It's all a load of jargon!
As an added measure of customer satisfaction, we have provided you with a jargon buster which is aimed at helping you comprehend the difficult language associated with the financial services, and in particular, the mortgage field. We tend not to use such language on our site, as we solely act as an interface between the public, and the lenders - but we understand how complicated lenders websites and documentation can be.
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The actual mortgage/ loan.
Annual Percentage Rate (APR)
This figure considers all fees, interest amounts and other charges which must be paid over the course of the mortgage/loan. The rate is particularly useful as it is always calculated in the same way, hence, is a good comparison tool. The higher the APR, the more you should expect to pay - i.e., an APR of 9.8% will cost more than an APR of just 7.9%.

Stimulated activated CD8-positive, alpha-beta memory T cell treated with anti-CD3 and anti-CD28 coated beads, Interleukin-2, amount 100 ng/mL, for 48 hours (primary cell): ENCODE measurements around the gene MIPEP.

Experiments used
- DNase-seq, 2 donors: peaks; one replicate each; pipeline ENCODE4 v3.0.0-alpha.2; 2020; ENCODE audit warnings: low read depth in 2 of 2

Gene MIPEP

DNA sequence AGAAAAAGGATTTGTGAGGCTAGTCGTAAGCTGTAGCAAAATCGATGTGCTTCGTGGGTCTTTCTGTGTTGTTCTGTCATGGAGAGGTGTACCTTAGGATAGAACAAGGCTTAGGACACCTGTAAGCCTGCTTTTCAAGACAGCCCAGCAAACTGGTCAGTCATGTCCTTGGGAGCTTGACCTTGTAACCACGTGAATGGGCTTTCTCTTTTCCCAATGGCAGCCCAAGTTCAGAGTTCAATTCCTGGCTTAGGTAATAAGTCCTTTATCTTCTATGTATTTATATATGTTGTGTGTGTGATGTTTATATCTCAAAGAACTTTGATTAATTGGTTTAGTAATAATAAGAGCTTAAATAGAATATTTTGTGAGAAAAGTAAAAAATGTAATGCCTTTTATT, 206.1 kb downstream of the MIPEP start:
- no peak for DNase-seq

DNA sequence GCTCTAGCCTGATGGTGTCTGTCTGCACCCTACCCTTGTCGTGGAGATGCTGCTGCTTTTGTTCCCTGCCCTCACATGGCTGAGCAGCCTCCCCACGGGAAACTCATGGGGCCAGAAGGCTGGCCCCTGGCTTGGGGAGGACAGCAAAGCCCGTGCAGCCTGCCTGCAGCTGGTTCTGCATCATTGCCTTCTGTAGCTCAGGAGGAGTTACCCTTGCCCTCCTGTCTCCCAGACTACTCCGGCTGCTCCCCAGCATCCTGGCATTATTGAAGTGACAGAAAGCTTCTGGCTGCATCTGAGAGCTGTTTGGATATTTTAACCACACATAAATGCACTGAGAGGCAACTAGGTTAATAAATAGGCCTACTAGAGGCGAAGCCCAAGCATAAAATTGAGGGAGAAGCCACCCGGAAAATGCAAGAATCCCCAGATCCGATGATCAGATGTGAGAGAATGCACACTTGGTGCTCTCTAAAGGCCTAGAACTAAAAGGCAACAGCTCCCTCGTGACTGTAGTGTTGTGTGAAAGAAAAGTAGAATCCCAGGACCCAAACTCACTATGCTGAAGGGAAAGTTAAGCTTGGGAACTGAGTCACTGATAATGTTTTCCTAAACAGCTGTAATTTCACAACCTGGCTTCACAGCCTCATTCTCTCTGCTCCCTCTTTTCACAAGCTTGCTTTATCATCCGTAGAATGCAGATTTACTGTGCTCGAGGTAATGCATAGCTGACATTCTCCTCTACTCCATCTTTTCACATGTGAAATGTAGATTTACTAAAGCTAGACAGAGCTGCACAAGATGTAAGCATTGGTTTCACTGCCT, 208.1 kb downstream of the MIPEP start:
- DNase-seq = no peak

A lender may charge an Arrangement Fee to cover the costs of setting up your mortgage. Shore Thing Mortgages do not charge such fees for our service. You should expect to pay nothing whilst using us.
Mortgage or rent payments which have not been paid by the date agreed in your contract.
An order made under the Insolvency Act 1986 which signifies that the individual who is unable to pay his/her debts, must cease trading, and cannot act as a company director.
Reviewed on a monthly basis, the Base Rate is the rate of interest set by the Bank of England.
Buy to Let
Purchasing a property in order to rent it out.
A County Court Judgement (CCJ) for a debt in the County Court. If you have not settled the debt in full within 28 days of the judgement, your CCJ will appear on every credit search made about you within the next six years. If the debt is setled later than the 28 days of the judgement, it will be shown in the register as being satisfied as long as the credit agency receives a satisfaction certificate.
The concluding step when buying or remortgaging a property.
The legal process of buying and selling a property.